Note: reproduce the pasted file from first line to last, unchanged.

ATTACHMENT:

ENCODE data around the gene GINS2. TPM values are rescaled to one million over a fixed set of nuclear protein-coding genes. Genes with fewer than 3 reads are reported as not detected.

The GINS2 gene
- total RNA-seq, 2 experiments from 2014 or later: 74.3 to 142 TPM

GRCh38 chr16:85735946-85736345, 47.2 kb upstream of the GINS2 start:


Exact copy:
ENCODE data around the gene GINS2. TPM values are rescaled to one million over a fixed set of nuclear protein-coding genes. Genes with fewer than 3 reads are reported as not detected.

The GINS2 gene
- total RNA-seq, 2 experiments from 2014 or later: 74.3 to 142 TPM

GRCh38 chr16:85735946-85736345, 47.2 kb upstream of the GINS2 start: